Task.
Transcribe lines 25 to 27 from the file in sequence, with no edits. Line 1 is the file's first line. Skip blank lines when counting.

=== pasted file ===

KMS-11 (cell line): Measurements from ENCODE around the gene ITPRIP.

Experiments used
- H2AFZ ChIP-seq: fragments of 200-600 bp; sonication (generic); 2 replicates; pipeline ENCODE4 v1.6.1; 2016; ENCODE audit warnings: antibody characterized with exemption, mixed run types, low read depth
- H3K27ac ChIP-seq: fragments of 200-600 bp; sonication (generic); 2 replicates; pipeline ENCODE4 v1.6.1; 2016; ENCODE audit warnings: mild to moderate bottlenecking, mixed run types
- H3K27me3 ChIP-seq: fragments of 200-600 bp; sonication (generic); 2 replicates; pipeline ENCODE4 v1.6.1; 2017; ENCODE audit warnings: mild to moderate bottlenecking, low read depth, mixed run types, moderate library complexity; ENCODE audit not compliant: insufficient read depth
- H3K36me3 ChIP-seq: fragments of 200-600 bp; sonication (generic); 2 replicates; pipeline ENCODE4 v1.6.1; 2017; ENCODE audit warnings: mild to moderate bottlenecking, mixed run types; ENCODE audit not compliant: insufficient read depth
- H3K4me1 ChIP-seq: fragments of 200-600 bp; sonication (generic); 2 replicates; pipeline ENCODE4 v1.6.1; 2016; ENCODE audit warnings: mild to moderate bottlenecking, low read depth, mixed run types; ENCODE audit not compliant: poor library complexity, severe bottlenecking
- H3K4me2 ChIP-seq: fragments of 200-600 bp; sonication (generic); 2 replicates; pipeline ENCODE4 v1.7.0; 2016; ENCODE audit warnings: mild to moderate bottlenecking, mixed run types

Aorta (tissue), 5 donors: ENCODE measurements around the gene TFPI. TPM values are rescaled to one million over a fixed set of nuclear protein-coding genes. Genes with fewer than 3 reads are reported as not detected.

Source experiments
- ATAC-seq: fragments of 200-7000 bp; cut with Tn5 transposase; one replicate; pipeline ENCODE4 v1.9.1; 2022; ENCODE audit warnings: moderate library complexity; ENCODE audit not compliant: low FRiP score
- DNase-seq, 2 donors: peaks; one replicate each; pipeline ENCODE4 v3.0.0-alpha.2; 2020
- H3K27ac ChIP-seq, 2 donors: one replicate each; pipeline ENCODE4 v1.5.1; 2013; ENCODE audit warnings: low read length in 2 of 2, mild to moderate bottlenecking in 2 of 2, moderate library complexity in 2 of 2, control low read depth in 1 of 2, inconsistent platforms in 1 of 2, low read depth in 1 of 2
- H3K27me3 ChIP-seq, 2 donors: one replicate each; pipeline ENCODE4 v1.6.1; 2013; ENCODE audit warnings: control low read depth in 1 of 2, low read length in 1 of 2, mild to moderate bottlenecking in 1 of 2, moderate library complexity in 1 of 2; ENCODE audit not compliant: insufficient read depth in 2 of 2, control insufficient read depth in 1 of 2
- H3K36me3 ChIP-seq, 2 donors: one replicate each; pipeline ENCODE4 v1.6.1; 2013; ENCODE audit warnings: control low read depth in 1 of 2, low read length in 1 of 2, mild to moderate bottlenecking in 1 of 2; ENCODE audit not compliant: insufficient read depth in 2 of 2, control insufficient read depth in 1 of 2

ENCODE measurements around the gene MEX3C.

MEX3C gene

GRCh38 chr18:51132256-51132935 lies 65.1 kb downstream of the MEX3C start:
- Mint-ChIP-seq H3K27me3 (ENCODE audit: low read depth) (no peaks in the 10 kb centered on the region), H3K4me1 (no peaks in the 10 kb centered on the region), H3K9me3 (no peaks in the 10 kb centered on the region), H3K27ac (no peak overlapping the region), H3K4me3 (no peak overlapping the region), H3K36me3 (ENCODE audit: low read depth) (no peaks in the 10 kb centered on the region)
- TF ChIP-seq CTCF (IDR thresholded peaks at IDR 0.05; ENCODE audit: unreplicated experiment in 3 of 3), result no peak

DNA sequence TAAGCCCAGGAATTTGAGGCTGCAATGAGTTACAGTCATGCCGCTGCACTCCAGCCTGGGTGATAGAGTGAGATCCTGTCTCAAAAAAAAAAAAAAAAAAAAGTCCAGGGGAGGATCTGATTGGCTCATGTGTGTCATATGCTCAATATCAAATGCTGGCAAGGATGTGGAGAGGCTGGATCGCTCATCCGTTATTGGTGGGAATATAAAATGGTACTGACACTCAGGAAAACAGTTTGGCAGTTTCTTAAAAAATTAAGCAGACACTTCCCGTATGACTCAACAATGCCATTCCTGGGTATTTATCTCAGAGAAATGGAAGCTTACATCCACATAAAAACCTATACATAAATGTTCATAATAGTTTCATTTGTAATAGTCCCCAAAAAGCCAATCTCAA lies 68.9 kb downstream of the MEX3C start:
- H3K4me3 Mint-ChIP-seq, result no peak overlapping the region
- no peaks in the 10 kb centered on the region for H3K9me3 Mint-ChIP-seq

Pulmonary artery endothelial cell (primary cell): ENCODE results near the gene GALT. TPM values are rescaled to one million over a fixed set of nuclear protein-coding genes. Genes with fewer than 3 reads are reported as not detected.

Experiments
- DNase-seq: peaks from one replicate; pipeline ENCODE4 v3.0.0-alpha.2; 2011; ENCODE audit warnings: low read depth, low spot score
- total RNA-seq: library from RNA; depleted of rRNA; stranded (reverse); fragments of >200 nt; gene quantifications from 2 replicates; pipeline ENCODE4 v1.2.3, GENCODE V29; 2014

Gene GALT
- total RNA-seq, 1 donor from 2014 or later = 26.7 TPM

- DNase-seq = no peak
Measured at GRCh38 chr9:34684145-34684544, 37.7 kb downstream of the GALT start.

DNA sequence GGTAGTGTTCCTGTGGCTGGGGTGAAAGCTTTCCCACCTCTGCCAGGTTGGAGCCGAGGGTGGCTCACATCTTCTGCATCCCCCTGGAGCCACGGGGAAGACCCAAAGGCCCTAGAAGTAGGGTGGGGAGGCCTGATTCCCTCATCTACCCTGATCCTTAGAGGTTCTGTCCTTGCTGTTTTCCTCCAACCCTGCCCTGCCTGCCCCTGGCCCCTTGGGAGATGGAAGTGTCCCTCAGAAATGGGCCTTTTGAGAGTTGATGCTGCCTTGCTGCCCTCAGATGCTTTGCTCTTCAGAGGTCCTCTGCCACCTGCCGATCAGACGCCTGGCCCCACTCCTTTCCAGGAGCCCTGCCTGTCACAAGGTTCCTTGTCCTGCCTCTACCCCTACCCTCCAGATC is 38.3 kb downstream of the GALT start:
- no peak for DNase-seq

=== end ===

Experiments
- DNase-seq: peaks from one replicate; pipeline ENCODE4 v3.0.0-alpha.2; 2011; ENCODE audit warnings: low read depth, low spot score
- total RNA-seq: library from RNA; depleted of rRNA; stranded (reverse); fragments of >200 nt; gene quantifications from 2 replicates; pipeline ENCODE4 v1.2.3, GENCODE V29; 2014